Select the appropriate shoewear
- In case you are a runner your shoes must be replaced every 350 to 500 miles (560 to 800 km).
Put arch support into consideration
- In the event that you have flat arches, using arch support can help you to prevent the pains of shin splints.
Consider the shock absorbing pads.
- Shock-absorbing pads have been found to reduce the symptoms of shin splints and prevent them from reoccurring.
Add strength training to your exercise.
- Exercises for strengthening and stabilizing the legs, ankles, hips, and core can help you prepare your legs to cope with high-impact sports.
How are Shin Splints Diagnosed?
Your physiotherapist will usually be able to diagnose the shin splints during a physical examination. You will be asked about the types of physical activity you are participating in and how often you practice them. Diagnostic tests such as imaging scans and X-rays can also be prescribed by your physician in case you suspect there may be suffering from a bone fracture or other condition other than shin splints.
Treating Shin Splints
How to treat shin splints at home?
It is important to rest from some physical activity as this gives your leg to rest for some time. Any forms of discomfort you may experience can resolve completely in a few hours or at most in a few days with rest and limited activity. During this time, you can take part in sports or activities that their chance of causing additional danger to your legs is low. Swimming or walking is a typical example of such activities. Your physiotherapist may also recommend the following for you:
- Keep your legs high
- Make use of ice packs to reduce swelling
- Take an anti-inflammatory drug such as ibuprofen, naproxen sodium, and acetaminophen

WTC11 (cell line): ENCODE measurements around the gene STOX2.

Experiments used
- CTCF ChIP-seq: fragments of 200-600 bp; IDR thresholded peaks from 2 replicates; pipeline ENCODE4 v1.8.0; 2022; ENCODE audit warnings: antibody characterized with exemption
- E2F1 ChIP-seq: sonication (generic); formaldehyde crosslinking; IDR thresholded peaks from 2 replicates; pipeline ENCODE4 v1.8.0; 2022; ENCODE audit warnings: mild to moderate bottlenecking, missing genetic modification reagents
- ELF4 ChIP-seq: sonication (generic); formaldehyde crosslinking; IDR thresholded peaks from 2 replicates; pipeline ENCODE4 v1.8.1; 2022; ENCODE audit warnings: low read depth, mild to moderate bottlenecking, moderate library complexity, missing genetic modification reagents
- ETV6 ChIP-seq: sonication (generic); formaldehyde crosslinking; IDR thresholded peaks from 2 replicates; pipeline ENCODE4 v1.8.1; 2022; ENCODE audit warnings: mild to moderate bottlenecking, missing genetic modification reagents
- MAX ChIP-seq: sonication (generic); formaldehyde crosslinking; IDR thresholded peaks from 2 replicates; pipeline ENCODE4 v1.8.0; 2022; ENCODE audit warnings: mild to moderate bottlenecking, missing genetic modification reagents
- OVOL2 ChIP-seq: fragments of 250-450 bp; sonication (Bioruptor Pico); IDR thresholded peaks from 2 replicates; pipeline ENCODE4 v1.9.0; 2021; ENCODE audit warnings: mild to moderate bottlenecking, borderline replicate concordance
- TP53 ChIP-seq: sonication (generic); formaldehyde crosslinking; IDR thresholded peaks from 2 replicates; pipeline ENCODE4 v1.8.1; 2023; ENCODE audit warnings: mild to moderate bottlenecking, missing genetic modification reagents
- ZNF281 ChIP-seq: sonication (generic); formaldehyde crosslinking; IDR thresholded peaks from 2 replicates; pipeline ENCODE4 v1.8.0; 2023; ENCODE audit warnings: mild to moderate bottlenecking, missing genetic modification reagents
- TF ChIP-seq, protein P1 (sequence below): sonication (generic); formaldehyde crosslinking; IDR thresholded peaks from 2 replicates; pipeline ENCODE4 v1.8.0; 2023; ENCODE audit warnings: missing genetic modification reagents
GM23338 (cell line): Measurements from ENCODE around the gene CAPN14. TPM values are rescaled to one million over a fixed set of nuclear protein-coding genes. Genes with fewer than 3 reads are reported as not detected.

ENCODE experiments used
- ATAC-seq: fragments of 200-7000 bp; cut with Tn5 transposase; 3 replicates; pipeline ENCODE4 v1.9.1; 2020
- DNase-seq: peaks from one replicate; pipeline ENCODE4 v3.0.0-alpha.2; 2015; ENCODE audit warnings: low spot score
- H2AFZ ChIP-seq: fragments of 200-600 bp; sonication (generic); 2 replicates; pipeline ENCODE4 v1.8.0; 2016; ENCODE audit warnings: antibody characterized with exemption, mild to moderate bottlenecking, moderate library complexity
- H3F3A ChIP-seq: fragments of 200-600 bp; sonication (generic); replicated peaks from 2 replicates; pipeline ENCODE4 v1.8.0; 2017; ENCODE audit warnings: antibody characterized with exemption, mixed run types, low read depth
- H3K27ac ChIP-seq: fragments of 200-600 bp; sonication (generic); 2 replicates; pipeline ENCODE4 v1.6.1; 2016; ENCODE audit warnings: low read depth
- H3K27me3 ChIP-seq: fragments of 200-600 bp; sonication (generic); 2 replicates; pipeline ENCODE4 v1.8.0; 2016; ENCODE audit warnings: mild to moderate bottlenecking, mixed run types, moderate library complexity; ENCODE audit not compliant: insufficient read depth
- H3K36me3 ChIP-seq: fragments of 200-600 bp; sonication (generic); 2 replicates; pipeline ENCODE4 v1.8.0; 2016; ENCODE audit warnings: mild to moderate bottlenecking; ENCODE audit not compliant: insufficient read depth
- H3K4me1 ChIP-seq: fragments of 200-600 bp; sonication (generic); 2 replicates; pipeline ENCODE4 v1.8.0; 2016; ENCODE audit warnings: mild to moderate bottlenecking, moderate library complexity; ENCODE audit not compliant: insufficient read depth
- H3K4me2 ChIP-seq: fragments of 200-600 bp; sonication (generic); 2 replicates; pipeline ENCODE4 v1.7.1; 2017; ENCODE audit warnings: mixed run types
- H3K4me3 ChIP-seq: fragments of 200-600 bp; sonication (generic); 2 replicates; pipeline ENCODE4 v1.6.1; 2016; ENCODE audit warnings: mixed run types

- make use of an elastic compression bandages
- Use a foam roller to massage your shins
It is important for you to meet with your physiotherapist before the commencement of any activity. Warming up before exercise is also a good way to make sure your legs are not sore.
The use of surgery to treat shin splints is often rare. But if your shin splints cause’ serious pain and the symptoms last more than expected, surgery may be the best option which will be recommended by your physiotherapist. This surgery is referred to as fasciotomy. During fasciotomy, your doctor makes a small cut in the fascia tissue which surrounds your calf muscles. This can possibly alleviate the pain caused by shin splints.
When to see your GP
It is good to see your doctor if your pain does not improve despite the above-mentioned procedures.
Your GP may:
- Ask about your symptoms and look at your feet to find out what causes your pain
- Refer you to an X-ray or order for a special scanning of your legs - X-rays may be normal, this helps to get a more detailed analysis which will be used to diagnose or identify other causes of pain in the lower part of your leg
- You can be referred to a physiotherapist – your injuries can be assessed, show you some exercise, and recommend an appropriate activity program
- You can also be referred to an orthopedic surgeon or a consultant in sport and exercise medicine